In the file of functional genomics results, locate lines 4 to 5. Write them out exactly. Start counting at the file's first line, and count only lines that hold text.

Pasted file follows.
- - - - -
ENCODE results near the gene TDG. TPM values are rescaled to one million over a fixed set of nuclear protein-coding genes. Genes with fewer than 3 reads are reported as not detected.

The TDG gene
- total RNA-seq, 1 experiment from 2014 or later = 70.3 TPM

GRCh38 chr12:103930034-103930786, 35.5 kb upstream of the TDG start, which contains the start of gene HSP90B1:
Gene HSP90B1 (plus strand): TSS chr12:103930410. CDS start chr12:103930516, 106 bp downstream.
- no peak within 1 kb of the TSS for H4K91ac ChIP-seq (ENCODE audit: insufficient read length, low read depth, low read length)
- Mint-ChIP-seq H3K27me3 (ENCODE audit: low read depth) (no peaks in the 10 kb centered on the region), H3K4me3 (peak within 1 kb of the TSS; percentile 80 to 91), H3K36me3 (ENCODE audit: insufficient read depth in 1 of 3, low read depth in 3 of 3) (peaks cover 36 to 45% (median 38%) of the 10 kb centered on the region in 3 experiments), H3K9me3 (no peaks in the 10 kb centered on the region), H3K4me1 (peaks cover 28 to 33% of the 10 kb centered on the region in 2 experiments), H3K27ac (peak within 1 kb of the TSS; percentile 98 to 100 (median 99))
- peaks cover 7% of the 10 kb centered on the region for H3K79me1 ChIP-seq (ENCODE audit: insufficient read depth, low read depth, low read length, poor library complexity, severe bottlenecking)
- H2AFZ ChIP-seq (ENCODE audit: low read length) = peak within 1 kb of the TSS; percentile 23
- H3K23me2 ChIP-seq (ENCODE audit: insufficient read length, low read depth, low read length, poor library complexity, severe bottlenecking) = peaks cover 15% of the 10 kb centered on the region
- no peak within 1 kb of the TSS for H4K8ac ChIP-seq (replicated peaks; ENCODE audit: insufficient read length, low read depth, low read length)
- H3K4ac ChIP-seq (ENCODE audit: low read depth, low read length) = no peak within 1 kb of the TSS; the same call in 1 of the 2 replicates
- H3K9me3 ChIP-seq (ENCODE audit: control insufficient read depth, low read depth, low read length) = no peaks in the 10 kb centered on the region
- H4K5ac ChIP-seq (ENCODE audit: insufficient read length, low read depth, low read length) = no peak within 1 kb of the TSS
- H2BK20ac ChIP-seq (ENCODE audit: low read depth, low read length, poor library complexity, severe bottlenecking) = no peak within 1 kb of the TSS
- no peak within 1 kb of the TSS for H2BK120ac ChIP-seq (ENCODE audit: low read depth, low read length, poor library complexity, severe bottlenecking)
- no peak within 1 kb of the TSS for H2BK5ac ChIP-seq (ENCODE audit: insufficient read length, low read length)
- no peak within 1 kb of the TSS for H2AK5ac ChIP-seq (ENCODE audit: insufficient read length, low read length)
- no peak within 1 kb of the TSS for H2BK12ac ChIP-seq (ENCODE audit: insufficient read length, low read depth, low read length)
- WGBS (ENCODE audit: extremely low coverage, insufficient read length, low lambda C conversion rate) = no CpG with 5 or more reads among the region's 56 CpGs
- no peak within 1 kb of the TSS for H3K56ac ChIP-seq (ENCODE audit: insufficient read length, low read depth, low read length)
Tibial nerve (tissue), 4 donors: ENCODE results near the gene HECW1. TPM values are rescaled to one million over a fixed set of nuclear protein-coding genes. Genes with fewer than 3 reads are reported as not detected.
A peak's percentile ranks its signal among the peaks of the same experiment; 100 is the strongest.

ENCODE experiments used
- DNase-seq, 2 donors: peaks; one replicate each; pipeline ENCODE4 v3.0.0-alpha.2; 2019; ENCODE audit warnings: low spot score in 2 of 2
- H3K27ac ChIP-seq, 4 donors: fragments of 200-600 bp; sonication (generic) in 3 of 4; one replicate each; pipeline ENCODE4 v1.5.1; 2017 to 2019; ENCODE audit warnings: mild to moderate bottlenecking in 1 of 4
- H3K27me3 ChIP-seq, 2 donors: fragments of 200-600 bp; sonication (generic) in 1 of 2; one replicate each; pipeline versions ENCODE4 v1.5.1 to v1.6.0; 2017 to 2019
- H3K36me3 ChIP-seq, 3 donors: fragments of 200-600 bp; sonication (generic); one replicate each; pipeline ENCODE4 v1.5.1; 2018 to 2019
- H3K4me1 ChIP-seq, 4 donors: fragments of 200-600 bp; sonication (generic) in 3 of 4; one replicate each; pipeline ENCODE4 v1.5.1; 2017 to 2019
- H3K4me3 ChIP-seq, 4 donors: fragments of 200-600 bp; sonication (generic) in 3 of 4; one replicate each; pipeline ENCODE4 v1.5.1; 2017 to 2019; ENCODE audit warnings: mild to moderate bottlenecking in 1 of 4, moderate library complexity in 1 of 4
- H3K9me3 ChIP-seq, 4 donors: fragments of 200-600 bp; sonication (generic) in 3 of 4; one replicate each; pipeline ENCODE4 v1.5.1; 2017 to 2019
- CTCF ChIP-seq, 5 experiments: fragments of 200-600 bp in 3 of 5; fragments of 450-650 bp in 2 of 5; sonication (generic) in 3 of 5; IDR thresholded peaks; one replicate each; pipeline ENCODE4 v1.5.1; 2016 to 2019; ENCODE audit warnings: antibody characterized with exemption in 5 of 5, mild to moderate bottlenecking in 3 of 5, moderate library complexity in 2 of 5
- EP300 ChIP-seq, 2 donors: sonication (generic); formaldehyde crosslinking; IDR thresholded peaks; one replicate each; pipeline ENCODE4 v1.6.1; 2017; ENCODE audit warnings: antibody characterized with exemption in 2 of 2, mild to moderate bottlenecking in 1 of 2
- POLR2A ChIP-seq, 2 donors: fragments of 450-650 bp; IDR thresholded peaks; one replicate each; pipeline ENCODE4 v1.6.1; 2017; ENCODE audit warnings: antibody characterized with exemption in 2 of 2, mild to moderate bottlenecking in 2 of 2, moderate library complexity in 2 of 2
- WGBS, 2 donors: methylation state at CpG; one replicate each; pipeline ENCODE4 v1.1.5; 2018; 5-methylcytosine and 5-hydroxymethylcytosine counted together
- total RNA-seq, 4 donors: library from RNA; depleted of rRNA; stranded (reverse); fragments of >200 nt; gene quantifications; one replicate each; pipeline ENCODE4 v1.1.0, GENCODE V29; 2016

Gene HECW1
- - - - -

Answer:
GRCh38 chr12:103930034-103930786, 35.5 kb upstream of the TDG start, which contains the start of gene HSP90B1:
Gene HSP90B1 (plus strand): TSS chr12:103930410. CDS start chr12:103930516, 106 bp downstream.